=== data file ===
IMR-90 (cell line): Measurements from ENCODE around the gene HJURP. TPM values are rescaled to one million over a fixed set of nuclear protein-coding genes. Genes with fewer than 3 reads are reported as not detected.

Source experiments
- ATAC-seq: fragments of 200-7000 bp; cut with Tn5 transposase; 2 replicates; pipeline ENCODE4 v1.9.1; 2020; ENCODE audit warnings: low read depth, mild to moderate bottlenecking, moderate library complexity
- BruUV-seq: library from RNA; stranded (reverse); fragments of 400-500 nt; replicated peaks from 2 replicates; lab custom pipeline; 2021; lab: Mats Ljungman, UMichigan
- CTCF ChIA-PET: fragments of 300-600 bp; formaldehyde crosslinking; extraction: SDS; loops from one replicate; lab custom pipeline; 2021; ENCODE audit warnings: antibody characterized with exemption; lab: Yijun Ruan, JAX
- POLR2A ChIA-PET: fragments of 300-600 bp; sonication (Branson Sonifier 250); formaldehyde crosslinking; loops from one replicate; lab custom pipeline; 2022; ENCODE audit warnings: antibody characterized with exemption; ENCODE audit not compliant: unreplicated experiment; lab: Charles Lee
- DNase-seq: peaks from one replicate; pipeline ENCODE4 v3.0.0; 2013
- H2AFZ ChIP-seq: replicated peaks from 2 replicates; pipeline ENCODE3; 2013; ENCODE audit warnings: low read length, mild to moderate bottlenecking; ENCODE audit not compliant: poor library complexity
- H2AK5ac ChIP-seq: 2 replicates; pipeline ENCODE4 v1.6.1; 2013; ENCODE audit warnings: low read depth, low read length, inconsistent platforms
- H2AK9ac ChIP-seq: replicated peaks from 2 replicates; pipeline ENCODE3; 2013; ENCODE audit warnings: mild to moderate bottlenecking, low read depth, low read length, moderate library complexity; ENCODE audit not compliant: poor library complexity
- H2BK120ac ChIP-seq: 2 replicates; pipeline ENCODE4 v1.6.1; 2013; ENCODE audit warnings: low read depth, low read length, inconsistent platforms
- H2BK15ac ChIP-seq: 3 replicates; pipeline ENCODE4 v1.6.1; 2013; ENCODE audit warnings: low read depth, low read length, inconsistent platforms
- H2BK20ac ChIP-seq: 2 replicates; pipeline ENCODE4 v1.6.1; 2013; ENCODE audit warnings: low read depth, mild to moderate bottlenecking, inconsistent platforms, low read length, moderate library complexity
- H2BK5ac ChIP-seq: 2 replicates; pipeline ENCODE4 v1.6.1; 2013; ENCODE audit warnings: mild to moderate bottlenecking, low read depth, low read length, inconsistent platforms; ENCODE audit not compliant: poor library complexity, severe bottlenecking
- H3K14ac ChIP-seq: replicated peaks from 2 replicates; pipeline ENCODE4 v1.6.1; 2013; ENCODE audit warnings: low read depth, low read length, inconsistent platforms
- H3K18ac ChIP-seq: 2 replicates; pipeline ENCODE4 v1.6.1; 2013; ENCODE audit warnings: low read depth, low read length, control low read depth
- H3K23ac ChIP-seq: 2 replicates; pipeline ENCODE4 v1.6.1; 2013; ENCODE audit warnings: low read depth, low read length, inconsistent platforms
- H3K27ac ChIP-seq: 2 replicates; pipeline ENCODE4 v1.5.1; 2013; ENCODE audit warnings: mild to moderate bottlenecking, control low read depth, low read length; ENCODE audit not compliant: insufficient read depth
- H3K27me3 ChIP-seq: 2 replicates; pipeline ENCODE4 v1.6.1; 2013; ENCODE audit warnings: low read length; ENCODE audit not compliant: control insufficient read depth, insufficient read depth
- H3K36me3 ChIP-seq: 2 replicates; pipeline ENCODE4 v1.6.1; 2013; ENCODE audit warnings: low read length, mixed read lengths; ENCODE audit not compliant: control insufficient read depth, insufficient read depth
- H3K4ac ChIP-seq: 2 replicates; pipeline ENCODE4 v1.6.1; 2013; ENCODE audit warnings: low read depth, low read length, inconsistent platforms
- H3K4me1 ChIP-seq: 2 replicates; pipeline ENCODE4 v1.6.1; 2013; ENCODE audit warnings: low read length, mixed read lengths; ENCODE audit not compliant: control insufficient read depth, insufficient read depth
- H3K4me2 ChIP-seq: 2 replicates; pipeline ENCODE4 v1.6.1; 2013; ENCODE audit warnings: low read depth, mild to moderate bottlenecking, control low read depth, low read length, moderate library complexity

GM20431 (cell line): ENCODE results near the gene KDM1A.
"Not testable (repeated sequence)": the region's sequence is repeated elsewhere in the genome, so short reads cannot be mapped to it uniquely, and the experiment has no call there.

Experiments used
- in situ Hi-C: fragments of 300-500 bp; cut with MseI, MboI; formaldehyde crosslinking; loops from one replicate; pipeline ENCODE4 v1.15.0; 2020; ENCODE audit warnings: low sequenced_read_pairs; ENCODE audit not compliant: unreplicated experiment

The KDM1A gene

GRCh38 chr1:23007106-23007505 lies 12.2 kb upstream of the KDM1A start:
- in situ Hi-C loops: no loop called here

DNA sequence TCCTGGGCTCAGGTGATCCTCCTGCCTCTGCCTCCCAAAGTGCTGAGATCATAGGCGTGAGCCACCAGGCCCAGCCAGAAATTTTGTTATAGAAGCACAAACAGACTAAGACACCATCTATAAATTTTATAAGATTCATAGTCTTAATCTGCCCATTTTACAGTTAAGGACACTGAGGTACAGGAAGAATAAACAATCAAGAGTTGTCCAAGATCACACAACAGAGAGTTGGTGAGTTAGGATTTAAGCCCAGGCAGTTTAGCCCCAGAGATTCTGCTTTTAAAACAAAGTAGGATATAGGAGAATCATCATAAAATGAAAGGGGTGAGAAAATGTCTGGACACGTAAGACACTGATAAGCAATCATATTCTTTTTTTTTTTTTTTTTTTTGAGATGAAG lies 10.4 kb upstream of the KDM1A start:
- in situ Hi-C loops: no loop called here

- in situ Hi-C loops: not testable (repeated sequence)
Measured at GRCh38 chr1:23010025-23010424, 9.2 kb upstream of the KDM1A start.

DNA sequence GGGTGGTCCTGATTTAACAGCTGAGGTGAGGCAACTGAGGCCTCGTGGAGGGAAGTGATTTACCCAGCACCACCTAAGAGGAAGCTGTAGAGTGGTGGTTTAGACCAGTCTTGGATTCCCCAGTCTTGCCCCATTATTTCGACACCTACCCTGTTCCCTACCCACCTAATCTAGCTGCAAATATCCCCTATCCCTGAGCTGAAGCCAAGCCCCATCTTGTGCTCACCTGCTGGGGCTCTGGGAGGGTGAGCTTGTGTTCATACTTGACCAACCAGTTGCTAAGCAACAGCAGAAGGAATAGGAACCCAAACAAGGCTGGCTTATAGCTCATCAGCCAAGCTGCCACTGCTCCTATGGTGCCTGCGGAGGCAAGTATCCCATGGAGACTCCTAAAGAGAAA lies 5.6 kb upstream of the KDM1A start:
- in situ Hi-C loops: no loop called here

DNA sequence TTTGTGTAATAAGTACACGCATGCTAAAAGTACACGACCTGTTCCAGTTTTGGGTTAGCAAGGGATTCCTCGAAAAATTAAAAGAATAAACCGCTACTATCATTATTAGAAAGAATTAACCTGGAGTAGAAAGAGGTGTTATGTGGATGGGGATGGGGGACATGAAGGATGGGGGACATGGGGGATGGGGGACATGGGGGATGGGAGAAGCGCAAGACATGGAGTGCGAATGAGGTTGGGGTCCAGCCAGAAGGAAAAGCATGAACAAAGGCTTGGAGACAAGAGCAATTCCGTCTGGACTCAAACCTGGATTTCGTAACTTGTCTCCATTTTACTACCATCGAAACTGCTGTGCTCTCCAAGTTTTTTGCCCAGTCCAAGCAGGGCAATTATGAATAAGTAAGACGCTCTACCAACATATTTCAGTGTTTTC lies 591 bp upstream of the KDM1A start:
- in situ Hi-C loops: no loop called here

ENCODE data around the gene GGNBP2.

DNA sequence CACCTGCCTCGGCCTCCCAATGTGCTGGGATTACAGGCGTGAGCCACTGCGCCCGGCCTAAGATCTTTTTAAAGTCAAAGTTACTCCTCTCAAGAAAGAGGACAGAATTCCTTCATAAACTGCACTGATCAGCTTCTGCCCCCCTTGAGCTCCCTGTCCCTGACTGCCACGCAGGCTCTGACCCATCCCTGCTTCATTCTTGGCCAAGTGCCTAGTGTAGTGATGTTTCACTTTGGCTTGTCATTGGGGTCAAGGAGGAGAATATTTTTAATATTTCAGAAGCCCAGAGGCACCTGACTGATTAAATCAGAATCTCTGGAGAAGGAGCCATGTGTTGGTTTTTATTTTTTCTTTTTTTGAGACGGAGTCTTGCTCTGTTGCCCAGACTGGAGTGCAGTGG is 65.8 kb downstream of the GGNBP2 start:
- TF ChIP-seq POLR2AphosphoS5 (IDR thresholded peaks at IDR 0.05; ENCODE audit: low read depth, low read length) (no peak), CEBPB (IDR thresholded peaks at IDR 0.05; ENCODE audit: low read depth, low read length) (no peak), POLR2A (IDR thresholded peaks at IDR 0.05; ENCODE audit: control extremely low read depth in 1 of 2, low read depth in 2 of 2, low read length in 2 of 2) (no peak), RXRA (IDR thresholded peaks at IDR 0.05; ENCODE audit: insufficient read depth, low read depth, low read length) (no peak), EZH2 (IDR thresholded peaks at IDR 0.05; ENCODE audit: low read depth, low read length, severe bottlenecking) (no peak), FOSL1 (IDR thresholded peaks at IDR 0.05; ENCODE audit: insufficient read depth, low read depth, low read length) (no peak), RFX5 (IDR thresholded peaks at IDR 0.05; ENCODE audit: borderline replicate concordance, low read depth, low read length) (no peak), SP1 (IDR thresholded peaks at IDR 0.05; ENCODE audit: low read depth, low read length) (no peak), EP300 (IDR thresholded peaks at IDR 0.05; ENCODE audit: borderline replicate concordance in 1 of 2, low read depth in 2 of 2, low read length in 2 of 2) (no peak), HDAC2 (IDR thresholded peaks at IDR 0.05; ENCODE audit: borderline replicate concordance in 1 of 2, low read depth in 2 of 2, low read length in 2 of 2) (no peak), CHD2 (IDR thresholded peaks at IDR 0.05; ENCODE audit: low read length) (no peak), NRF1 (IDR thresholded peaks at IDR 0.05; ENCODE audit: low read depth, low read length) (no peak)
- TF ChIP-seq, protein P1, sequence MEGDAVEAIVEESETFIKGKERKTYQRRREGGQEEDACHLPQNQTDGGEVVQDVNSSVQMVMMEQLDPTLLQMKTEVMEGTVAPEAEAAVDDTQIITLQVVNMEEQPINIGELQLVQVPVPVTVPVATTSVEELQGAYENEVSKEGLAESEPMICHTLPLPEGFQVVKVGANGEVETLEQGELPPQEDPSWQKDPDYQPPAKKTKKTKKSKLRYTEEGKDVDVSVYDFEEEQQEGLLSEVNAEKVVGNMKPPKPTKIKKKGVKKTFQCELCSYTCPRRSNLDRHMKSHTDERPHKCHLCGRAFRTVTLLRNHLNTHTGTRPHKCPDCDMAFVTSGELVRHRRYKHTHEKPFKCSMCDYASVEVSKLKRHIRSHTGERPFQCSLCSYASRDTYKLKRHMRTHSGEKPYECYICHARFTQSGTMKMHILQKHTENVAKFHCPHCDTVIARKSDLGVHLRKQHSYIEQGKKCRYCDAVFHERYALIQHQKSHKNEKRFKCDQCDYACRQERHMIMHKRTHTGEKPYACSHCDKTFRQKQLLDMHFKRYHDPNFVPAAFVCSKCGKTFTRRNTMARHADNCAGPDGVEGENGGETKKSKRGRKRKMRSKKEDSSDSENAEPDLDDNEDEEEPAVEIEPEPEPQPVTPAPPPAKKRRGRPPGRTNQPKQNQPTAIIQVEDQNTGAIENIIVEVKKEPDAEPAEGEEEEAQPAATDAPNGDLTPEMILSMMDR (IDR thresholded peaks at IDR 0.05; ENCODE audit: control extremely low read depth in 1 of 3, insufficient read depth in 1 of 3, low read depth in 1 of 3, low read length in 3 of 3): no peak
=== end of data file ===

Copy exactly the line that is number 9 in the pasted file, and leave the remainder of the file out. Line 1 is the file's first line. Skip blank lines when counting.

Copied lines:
- H2AK5ac ChIP-seq: 2 replicates; pipeline ENCODE4 v1.6.1; 2013; ENCODE audit warnings: low read depth, low read length, inconsistent platforms